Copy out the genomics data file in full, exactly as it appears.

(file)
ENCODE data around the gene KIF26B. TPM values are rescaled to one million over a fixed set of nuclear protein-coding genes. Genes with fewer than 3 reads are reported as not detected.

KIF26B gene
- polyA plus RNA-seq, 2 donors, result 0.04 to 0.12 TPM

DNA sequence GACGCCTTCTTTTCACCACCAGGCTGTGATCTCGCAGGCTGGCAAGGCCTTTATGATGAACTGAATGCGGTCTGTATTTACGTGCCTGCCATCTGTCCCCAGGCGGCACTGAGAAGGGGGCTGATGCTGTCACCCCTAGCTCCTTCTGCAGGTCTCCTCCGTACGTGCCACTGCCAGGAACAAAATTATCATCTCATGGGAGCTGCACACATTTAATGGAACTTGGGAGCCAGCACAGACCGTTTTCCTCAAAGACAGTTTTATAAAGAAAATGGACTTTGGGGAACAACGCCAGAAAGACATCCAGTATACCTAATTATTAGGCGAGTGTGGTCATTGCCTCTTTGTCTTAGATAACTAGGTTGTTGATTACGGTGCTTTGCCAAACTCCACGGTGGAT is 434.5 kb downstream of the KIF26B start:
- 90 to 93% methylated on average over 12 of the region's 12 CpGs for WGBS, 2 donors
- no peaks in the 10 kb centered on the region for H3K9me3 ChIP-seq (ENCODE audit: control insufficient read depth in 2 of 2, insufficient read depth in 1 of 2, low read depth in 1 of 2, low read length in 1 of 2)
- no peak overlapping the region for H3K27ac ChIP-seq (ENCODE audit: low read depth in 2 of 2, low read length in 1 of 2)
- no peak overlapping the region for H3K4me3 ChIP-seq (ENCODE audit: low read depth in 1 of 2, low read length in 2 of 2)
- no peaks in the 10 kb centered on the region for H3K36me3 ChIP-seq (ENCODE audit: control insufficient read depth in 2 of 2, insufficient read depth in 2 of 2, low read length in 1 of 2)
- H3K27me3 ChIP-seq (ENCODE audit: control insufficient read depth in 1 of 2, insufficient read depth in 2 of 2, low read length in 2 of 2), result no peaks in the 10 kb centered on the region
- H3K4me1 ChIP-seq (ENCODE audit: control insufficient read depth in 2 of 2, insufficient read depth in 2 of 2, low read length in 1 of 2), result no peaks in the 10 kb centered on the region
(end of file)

ENCODE data around the gene KIF26B. TPM values are rescaled to one million over a fixed set of nuclear protein-coding genes. Genes with fewer than 3 reads are reported as not detected.

KIF26B gene
- polyA plus RNA-seq, 2 donors, result 0.04 to 0.12 TPM

DNA sequence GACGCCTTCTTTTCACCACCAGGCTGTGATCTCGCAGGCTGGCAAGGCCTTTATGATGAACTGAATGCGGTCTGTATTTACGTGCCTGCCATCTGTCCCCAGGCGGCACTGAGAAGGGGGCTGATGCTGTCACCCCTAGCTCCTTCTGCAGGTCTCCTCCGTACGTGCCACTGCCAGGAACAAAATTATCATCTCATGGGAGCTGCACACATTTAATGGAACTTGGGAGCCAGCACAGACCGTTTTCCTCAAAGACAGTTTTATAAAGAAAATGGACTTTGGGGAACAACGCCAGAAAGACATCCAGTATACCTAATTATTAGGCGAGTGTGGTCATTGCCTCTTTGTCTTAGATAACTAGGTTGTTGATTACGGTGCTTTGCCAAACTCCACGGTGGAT is 434.5 kb downstream of the KIF26B start:
- 90 to 93% methylated on average over 12 of the region's 12 CpGs for WGBS, 2 donors
- no peaks in the 10 kb centered on the region for H3K9me3 ChIP-seq (ENCODE audit: control insufficient read depth in 2 of 2, insufficient read depth in 1 of 2, low read depth in 1 of 2, low read length in 1 of 2)
- no peak overlapping the region for H3K27ac ChIP-seq (ENCODE audit: low read depth in 2 of 2, low read length in 1 of 2)
- no peak overlapping the region for H3K4me3 ChIP-seq (ENCODE audit: low read depth in 1 of 2, low read length in 2 of 2)
- no peaks in the 10 kb centered on the region for H3K36me3 ChIP-seq (ENCODE audit: control insufficient read depth in 2 of 2, insufficient read depth in 2 of 2, low read length in 1 of 2)
- H3K27me3 ChIP-seq (ENCODE audit: control insufficient read depth in 1 of 2, insufficient read depth in 2 of 2, low read length in 2 of 2), result no peaks in the 10 kb centered on the region
- H3K4me1 ChIP-seq (ENCODE audit: control insufficient read depth in 2 of 2, insufficient read depth in 2 of 2, low read length in 1 of 2), result no peaks in the 10 kb centered on the region